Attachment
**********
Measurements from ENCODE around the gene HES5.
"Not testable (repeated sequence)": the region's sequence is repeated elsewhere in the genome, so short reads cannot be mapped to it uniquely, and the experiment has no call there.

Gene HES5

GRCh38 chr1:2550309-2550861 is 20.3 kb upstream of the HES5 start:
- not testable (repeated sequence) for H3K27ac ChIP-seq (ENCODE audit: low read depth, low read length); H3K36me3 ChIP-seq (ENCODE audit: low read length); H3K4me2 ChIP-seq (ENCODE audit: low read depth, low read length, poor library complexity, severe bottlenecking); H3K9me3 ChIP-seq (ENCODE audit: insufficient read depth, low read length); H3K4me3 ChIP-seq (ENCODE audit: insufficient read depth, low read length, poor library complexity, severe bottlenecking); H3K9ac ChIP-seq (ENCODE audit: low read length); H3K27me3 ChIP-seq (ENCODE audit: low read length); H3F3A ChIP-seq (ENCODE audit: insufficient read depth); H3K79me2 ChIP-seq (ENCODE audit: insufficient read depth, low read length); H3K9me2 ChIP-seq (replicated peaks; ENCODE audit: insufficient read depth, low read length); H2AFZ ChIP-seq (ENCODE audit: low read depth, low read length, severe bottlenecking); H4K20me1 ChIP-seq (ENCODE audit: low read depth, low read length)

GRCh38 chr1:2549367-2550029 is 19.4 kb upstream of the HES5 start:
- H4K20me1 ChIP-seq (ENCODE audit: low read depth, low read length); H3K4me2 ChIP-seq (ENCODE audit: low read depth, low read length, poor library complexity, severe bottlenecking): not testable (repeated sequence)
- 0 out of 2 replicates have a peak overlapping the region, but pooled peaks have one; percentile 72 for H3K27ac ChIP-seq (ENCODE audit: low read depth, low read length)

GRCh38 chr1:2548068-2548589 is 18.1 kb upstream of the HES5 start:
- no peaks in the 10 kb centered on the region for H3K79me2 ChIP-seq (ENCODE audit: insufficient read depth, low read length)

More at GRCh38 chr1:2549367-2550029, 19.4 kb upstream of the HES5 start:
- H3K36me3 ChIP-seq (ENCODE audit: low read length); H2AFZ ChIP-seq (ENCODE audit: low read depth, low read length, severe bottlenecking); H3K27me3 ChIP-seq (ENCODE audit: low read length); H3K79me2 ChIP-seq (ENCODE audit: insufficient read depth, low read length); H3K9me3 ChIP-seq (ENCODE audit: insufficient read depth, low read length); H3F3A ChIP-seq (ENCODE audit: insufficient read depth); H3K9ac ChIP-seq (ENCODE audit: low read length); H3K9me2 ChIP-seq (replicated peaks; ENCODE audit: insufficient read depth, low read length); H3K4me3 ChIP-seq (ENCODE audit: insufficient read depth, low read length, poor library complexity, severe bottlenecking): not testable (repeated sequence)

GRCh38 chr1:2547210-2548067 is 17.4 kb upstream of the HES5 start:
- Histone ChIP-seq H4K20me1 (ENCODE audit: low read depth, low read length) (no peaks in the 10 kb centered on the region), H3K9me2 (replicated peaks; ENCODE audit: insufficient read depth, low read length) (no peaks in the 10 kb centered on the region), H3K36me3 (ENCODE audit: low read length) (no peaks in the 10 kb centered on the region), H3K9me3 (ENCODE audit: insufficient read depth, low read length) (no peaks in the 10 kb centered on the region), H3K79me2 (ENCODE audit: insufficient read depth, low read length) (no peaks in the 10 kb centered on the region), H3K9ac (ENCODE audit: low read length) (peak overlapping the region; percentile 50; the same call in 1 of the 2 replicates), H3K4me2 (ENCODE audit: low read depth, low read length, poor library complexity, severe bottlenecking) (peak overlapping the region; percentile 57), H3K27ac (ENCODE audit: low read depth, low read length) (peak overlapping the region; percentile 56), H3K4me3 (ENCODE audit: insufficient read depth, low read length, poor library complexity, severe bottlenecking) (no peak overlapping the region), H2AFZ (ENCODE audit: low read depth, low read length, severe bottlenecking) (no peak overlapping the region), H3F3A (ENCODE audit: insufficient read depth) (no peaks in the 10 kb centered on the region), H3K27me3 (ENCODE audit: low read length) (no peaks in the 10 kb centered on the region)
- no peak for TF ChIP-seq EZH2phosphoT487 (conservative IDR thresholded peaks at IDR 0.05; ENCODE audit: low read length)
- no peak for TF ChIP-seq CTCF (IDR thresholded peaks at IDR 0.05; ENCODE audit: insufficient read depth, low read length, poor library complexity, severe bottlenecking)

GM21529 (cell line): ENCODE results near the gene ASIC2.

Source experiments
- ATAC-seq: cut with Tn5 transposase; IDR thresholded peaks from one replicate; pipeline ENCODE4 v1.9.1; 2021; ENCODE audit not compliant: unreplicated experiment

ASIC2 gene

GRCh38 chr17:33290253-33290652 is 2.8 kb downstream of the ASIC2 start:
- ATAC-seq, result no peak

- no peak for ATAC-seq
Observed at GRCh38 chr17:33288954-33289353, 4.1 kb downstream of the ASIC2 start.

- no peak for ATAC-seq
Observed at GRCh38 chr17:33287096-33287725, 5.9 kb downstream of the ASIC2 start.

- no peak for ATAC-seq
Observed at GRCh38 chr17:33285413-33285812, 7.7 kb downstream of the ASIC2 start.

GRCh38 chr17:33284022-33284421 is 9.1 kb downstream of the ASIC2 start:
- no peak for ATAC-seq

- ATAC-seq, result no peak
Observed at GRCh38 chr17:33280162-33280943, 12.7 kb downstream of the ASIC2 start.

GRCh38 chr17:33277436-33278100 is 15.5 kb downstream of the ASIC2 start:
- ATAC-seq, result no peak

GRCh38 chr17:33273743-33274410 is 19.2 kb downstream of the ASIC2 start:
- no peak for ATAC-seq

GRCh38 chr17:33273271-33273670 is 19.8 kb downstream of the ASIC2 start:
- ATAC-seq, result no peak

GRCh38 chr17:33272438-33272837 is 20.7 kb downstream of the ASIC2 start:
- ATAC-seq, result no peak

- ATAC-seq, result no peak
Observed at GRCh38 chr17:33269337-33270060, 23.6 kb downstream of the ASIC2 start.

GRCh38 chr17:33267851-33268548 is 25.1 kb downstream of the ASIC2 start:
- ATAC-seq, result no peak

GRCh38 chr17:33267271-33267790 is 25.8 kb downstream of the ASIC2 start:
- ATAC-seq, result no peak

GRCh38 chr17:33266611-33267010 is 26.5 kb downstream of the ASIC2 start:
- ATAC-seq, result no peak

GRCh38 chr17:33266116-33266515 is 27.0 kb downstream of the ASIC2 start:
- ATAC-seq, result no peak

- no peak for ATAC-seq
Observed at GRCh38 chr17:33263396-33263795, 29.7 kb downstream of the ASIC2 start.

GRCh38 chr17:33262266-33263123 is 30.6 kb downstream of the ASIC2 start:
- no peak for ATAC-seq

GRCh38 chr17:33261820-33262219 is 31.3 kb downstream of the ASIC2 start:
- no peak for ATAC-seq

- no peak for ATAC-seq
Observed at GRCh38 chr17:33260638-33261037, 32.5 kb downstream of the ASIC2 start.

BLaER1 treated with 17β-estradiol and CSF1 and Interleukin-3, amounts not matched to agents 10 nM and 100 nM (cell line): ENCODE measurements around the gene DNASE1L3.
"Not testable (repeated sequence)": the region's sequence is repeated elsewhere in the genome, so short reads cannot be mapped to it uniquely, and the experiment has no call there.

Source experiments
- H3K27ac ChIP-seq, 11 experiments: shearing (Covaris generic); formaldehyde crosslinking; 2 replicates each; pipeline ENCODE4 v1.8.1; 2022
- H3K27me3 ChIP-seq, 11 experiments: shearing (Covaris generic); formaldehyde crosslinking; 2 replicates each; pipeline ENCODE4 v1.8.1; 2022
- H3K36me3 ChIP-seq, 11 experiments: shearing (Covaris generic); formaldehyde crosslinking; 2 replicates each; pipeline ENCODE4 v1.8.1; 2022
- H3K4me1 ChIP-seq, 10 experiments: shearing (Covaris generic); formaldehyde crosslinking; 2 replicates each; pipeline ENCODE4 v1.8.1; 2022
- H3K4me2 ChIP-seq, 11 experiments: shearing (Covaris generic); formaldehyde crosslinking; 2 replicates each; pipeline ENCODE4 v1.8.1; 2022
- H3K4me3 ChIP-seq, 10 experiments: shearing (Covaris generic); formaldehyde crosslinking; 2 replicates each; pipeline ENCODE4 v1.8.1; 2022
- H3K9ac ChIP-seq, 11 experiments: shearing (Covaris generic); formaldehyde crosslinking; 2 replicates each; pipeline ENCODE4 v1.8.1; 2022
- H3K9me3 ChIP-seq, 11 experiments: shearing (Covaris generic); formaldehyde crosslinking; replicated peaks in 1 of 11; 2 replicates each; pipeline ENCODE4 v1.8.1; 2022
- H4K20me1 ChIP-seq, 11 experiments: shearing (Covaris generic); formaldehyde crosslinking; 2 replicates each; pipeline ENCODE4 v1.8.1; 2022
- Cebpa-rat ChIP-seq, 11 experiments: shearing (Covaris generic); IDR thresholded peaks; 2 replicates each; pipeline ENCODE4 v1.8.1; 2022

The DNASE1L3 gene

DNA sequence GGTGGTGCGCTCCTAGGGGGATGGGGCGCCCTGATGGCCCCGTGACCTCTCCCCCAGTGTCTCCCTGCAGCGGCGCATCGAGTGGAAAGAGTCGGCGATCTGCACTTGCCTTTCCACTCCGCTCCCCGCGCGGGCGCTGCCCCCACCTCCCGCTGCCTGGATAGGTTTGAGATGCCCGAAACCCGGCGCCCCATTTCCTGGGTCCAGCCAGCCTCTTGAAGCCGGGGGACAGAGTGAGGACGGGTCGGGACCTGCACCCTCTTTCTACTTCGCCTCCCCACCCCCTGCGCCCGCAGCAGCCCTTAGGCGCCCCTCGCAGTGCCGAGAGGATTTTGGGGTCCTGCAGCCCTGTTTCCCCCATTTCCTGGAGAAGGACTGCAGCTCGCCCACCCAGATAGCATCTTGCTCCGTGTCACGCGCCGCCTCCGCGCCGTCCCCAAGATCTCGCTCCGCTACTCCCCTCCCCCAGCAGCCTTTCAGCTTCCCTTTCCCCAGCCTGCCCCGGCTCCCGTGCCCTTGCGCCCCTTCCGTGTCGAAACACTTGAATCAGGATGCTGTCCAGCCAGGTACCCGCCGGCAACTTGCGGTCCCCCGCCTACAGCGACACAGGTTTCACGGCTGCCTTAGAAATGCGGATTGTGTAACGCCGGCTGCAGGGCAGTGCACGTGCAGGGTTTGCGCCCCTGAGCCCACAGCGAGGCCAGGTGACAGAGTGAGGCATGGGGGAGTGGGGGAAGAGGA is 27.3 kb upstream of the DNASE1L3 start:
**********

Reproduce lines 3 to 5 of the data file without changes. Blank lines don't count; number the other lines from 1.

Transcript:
Gene HES5

GRCh38 chr1:2550309-2550861 is 20.3 kb upstream of the HES5 start:
- not testable (repeated sequence) for H3K27ac ChIP-seq (ENCODE audit: low read depth, low read length); H3K36me3 ChIP-seq (ENCODE audit: low read length); H3K4me2 ChIP-seq (ENCODE audit: low read depth, low read length, poor library complexity, severe bottlenecking); H3K9me3 ChIP-seq (ENCODE audit: insufficient read depth, low read length); H3K4me3 ChIP-seq (ENCODE audit: insufficient read depth, low read length, poor library complexity, severe bottlenecking); H3K9ac ChIP-seq (ENCODE audit: low read length); H3K27me3 ChIP-seq (ENCODE audit: low read length); H3F3A ChIP-seq (ENCODE audit: insufficient read depth); H3K79me2 ChIP-seq (ENCODE audit: insufficient read depth, low read length); H3K9me2 ChIP-seq (replicated peaks; ENCODE audit: insufficient read depth, low read length); H2AFZ ChIP-seq (ENCODE audit: low read depth, low read length, severe bottlenecking); H4K20me1 ChIP-seq (ENCODE audit: low read depth, low read length)